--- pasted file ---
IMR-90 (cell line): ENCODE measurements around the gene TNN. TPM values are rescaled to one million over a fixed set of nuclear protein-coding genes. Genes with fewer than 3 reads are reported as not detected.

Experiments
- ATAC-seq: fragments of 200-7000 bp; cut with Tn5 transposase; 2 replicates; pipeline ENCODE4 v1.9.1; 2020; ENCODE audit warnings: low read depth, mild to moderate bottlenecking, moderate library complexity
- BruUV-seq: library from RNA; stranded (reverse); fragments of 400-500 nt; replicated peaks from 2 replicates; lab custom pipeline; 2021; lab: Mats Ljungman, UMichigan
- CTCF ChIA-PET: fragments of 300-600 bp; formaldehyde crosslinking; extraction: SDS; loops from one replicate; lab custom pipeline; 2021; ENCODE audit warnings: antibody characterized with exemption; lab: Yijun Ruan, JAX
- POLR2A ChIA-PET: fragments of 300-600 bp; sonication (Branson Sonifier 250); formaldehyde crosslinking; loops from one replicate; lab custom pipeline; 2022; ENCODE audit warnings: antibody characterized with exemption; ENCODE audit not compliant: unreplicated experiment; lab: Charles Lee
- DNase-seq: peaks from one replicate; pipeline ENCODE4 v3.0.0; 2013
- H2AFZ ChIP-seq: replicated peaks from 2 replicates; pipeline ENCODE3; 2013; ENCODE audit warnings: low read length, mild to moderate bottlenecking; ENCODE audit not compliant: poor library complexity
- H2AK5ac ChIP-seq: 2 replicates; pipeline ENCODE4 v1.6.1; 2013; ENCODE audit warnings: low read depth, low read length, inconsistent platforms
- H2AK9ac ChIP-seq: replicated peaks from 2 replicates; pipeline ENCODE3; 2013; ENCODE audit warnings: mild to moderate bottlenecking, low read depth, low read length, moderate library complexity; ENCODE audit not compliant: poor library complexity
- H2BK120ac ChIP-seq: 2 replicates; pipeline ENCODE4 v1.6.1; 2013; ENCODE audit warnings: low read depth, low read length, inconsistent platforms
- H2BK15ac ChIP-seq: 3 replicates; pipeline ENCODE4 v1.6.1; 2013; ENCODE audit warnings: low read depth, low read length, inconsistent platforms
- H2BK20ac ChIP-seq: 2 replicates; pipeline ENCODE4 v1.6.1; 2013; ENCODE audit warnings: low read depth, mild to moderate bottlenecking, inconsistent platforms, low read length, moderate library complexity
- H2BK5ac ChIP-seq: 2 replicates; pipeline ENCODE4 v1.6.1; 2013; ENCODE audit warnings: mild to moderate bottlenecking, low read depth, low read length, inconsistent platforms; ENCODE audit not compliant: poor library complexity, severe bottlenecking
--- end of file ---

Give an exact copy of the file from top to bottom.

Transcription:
IMR-90 (cell line): ENCODE measurements around the gene TNN. TPM values are rescaled to one million over a fixed set of nuclear protein-coding genes. Genes with fewer than 3 reads are reported as not detected.

Experiments
- ATAC-seq: fragments of 200-7000 bp; cut with Tn5 transposase; 2 replicates; pipeline ENCODE4 v1.9.1; 2020; ENCODE audit warnings: low read depth, mild to moderate bottlenecking, moderate library complexity
- BruUV-seq: library from RNA; stranded (reverse); fragments of 400-500 nt; replicated peaks from 2 replicates; lab custom pipeline; 2021; lab: Mats Ljungman, UMichigan
- CTCF ChIA-PET: fragments of 300-600 bp; formaldehyde crosslinking; extraction: SDS; loops from one replicate; lab custom pipeline; 2021; ENCODE audit warnings: antibody characterized with exemption; lab: Yijun Ruan, JAX
- POLR2A ChIA-PET: fragments of 300-600 bp; sonication (Branson Sonifier 250); formaldehyde crosslinking; loops from one replicate; lab custom pipeline; 2022; ENCODE audit warnings: antibody characterized with exemption; ENCODE audit not compliant: unreplicated experiment; lab: Charles Lee
- DNase-seq: peaks from one replicate; pipeline ENCODE4 v3.0.0; 2013
- H2AFZ ChIP-seq: replicated peaks from 2 replicates; pipeline ENCODE3; 2013; ENCODE audit warnings: low read length, mild to moderate bottlenecking; ENCODE audit not compliant: poor library complexity
- H2AK5ac ChIP-seq: 2 replicates; pipeline ENCODE4 v1.6.1; 2013; ENCODE audit warnings: low read depth, low read length, inconsistent platforms
- H2AK9ac ChIP-seq: replicated peaks from 2 replicates; pipeline ENCODE3; 2013; ENCODE audit warnings: mild to moderate bottlenecking, low read depth, low read length, moderate library complexity; ENCODE audit not compliant: poor library complexity
- H2BK120ac ChIP-seq: 2 replicates; pipeline ENCODE4 v1.6.1; 2013; ENCODE audit warnings: low read depth, low read length, inconsistent platforms
- H2BK15ac ChIP-seq: 3 replicates; pipeline ENCODE4 v1.6.1; 2013; ENCODE audit warnings: low read depth, low read length, inconsistent platforms
- H2BK20ac ChIP-seq: 2 replicates; pipeline ENCODE4 v1.6.1; 2013; ENCODE audit warnings: low read depth, mild to moderate bottlenecking, inconsistent platforms, low read length, moderate library complexity
- H2BK5ac ChIP-seq: 2 replicates; pipeline ENCODE4 v1.6.1; 2013; ENCODE audit warnings: mild to moderate bottlenecking, low read depth, low read length, inconsistent platforms; ENCODE audit not compliant: poor library complexity, severe bottlenecking